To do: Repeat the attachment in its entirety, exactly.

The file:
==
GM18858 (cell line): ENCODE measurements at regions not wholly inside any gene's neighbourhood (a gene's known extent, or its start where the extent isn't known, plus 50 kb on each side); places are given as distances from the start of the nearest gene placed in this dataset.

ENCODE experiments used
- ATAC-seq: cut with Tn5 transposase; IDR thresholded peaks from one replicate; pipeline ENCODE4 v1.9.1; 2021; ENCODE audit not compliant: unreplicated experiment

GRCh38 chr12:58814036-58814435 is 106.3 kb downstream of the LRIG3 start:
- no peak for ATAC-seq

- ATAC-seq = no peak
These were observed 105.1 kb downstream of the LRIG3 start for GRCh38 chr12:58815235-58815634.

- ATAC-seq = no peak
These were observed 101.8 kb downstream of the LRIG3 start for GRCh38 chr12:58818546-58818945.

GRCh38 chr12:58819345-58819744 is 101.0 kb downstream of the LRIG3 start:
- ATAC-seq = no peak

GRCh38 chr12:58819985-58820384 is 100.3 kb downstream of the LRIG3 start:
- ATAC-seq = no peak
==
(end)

GM18858 (cell line): ENCODE measurements at regions not wholly inside any gene's neighbourhood (a gene's known extent, or its start where the extent isn't known, plus 50 kb on each side); places are given as distances from the start of the nearest gene placed in this dataset.

ENCODE experiments used
- ATAC-seq: cut with Tn5 transposase; IDR thresholded peaks from one replicate; pipeline ENCODE4 v1.9.1; 2021; ENCODE audit not compliant: unreplicated experiment

GRCh38 chr12:58814036-58814435 is 106.3 kb downstream of the LRIG3 start:
- no peak for ATAC-seq

- ATAC-seq = no peak
These were observed 105.1 kb downstream of the LRIG3 start for GRCh38 chr12:58815235-58815634.

- ATAC-seq = no peak
These were observed 101.8 kb downstream of the LRIG3 start for GRCh38 chr12:58818546-58818945.

GRCh38 chr12:58819345-58819744 is 101.0 kb downstream of the LRIG3 start:
- ATAC-seq = no peak

GRCh38 chr12:58819985-58820384 is 100.3 kb downstream of the LRIG3 start:
- ATAC-seq = no peak